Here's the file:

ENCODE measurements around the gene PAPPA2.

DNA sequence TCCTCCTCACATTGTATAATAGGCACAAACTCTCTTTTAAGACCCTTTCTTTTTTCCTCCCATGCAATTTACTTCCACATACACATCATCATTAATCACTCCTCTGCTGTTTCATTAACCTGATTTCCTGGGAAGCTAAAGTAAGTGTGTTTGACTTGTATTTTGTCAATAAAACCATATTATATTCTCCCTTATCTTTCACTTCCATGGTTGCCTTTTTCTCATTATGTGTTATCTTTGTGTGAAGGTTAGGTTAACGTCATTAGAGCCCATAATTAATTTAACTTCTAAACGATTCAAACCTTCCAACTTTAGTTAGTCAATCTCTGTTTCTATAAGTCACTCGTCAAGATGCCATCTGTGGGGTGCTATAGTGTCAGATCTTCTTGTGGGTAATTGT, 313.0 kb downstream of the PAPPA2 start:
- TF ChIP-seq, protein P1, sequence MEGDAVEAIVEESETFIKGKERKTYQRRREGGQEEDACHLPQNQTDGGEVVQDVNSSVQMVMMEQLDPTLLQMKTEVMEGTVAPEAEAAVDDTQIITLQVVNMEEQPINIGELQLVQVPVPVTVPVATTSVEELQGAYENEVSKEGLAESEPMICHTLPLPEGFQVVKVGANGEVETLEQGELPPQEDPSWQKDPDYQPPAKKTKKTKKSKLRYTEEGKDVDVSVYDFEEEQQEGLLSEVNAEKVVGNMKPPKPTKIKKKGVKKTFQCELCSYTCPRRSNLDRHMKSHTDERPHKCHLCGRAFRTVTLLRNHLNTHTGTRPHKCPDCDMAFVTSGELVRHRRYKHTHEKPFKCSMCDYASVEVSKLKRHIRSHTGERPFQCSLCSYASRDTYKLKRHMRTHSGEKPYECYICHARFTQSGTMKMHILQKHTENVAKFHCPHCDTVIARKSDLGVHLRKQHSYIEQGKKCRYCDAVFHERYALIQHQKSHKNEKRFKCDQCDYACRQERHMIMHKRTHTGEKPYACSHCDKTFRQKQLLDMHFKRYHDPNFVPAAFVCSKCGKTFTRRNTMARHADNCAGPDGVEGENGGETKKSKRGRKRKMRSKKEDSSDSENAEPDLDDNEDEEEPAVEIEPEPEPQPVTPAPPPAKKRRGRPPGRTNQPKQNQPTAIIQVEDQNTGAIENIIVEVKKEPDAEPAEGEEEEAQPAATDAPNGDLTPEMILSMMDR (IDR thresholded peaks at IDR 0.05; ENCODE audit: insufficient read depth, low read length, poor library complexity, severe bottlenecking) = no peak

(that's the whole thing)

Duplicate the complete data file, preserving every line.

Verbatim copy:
ENCODE measurements around the gene PAPPA2.

DNA sequence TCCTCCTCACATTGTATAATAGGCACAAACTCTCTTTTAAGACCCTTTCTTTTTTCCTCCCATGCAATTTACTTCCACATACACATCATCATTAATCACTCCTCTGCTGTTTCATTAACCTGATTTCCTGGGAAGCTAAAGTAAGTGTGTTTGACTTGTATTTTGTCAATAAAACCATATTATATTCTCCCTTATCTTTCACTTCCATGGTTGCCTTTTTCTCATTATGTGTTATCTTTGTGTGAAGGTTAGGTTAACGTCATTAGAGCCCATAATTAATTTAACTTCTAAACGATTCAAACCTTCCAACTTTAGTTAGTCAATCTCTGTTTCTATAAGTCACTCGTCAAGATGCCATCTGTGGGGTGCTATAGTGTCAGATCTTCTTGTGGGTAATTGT, 313.0 kb downstream of the PAPPA2 start:
- TF ChIP-seq, protein P1, sequence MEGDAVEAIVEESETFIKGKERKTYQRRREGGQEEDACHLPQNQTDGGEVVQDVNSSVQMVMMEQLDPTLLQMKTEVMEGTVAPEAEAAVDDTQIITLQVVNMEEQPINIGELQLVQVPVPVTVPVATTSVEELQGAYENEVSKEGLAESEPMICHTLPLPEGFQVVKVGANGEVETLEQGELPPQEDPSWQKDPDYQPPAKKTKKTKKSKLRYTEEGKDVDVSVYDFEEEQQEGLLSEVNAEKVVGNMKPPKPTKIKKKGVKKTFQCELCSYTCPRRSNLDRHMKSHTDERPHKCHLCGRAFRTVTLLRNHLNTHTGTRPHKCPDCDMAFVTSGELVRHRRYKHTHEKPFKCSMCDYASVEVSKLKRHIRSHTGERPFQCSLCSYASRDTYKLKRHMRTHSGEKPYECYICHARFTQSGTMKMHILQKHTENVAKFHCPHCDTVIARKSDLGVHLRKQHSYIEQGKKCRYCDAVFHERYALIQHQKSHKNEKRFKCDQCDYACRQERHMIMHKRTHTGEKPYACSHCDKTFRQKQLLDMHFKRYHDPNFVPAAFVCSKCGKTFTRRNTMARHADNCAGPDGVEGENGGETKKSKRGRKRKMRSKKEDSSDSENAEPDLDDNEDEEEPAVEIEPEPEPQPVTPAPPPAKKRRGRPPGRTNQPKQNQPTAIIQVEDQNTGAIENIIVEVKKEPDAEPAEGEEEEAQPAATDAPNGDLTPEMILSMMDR (IDR thresholded peaks at IDR 0.05; ENCODE audit: insufficient read depth, low read length, poor library complexity, severe bottlenecking) = no peak